As climate change progresses, sargassum will continue to bloom and wash ashore on beaches all through the Caribbean (Click here for regular Sargassum outlook bulletins).
While sargassum currently serves as a detriment to the tourism industry, aquatic resources, and fisheries in these countries, there are a series of ongoing discussions in the ocean community to explore ways that sargassum can be removed, and how it can be beneficial and re-purposed.
We know that sargassum has some benefits already. The South Atlantic Fishery Management Council in the US has designated it as an Essential Fish Habitat, and it functions as a nursery and as refuge for certain organisms. This means that its management must be ecologically friendly and does not disrupt any sea life. Mexico and the Dominican Republic have already spent millions hanging booms to keep the sargassum outside of fringing reefs where it can be efficiently collected while it is still alive and more useful for re-purposing. Unfortunately, this inadvertently hurts local fishers in some locations. We believe that, sargassum should be gathered in nearshore waters, where it can be collected before it is able to, suffocate reefs, decompose in the beaches and create other problems. Equally important is for all measures to be cost-effective to ensure that they can be implemented on a consistent basis in the long-term.
Currently, sargassum is not being utilized or re-purposed for much besides fertilizer. Some individuals have demonstrated its use as compost and animal feed, and perhaps commercial composting could be achievable at scale if it is collected quickly enough. Commercially valued re-purposing of course requires a steady supply and some investors are waiting to see if the sargassum inundations are a new normal, or just an unusual event due to a perfect occurrence of conditions for the macro-algae to bloom.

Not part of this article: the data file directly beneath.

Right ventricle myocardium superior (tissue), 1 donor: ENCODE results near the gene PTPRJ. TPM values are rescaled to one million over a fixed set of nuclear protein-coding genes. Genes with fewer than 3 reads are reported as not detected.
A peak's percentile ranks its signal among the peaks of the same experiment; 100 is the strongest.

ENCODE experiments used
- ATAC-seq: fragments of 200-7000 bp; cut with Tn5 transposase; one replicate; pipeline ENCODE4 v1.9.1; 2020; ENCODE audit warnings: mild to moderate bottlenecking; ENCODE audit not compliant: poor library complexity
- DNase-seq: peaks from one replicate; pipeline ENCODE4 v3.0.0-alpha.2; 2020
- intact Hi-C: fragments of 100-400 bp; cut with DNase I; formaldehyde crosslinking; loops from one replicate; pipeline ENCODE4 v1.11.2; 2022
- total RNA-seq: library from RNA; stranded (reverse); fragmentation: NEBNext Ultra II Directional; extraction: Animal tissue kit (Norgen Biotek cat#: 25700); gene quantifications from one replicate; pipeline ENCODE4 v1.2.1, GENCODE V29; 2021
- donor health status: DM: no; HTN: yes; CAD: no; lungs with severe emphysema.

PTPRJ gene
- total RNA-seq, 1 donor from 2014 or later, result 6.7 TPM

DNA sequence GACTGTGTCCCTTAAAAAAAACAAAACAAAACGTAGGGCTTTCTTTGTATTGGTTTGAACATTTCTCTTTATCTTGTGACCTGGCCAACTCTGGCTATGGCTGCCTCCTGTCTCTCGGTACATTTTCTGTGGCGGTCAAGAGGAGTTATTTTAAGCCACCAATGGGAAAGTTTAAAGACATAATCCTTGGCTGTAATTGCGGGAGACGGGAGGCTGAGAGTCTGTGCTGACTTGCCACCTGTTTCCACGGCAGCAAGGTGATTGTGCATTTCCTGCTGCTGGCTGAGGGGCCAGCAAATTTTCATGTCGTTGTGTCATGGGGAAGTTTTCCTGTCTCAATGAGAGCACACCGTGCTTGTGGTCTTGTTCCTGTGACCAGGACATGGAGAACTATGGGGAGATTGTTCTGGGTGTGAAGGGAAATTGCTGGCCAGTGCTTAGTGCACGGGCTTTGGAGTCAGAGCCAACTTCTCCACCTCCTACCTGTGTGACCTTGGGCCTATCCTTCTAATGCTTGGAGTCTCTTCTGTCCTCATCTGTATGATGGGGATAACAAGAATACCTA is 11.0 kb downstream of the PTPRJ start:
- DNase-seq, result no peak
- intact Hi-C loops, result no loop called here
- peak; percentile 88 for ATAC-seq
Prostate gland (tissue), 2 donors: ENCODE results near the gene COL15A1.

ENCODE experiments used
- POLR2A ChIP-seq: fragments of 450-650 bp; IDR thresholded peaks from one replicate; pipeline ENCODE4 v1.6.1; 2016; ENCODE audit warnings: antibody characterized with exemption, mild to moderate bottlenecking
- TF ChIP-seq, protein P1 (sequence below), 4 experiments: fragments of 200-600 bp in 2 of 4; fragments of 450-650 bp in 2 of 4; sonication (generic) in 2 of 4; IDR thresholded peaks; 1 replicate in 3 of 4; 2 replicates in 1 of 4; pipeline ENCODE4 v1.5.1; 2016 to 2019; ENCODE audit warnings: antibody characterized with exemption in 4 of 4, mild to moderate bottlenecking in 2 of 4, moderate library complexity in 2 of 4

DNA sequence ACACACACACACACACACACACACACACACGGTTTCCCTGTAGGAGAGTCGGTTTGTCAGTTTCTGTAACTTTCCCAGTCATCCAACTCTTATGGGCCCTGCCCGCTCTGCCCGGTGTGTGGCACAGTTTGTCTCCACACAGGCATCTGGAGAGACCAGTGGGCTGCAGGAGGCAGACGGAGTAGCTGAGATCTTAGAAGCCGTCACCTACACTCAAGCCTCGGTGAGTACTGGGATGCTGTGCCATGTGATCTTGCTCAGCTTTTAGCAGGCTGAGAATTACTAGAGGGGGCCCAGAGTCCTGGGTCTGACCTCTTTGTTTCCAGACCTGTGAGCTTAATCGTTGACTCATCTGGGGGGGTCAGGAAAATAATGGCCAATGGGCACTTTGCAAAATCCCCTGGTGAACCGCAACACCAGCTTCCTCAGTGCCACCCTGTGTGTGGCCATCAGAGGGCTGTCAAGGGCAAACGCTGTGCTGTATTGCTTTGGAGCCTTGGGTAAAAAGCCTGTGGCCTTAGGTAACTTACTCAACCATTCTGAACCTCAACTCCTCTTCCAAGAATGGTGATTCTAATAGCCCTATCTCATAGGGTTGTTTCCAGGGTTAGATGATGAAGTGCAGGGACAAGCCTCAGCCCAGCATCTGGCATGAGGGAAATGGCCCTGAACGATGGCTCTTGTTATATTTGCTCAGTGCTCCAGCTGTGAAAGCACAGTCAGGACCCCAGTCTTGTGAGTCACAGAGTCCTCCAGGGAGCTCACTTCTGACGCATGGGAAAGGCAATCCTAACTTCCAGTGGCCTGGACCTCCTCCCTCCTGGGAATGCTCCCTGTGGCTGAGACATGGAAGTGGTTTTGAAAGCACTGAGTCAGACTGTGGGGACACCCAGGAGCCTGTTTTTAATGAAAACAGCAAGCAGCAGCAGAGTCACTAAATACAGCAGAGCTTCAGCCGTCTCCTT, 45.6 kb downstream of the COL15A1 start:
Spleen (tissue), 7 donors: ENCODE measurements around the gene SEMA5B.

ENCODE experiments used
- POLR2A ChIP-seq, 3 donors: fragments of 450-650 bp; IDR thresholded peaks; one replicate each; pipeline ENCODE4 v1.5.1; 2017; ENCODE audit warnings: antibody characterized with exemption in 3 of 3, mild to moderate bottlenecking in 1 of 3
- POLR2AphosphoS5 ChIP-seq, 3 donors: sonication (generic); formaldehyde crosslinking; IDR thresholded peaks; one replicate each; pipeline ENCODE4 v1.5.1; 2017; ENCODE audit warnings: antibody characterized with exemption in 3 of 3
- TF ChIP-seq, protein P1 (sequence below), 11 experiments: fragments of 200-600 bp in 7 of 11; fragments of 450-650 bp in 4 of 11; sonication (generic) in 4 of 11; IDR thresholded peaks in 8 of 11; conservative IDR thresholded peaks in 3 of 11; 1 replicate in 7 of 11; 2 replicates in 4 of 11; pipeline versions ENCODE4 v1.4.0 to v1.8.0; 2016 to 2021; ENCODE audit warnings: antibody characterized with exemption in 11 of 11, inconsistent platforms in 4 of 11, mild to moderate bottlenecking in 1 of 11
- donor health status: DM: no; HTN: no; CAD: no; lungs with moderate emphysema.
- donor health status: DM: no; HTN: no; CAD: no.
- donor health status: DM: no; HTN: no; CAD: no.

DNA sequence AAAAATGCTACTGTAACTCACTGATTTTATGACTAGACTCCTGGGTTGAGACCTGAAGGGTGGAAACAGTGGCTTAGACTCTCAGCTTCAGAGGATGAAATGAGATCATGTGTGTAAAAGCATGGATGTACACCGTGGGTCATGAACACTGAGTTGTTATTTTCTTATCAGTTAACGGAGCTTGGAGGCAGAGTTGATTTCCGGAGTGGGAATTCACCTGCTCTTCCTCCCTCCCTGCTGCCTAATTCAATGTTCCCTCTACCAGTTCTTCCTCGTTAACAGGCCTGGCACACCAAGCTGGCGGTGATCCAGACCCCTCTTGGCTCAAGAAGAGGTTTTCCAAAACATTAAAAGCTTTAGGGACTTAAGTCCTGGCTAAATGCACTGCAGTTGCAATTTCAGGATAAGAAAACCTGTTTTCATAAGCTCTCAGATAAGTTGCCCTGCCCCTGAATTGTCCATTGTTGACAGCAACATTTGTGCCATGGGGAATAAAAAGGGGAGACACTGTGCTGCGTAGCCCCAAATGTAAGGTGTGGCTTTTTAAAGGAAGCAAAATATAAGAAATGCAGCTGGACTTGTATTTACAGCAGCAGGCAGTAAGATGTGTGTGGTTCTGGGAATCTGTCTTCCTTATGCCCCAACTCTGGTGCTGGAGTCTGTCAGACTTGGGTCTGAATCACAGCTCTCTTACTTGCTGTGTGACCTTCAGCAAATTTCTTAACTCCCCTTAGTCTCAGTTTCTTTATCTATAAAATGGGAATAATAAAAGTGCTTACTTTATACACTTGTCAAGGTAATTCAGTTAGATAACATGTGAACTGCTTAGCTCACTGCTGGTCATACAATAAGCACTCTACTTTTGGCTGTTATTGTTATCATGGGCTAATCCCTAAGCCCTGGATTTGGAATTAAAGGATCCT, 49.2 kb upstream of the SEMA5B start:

Mark recently attended the International Ocean Science Conference which reviewed the challenges for regional collaboration on addressing the threat of Sargassum for the 15th session of the IOC (of UNESCO) Sub-commission for the Caribbean and Adjacent Regions.
At the end of May 2019, Mark will attend a 19-nation High Level Ministerial on Sargassum, which aims to unite the nations with a plan of action and cooperation that will help manage and mitigate the effects of sargassum. This meeting will take place in Quintana Roo, one of the Mexican states heavily affected by sargassum.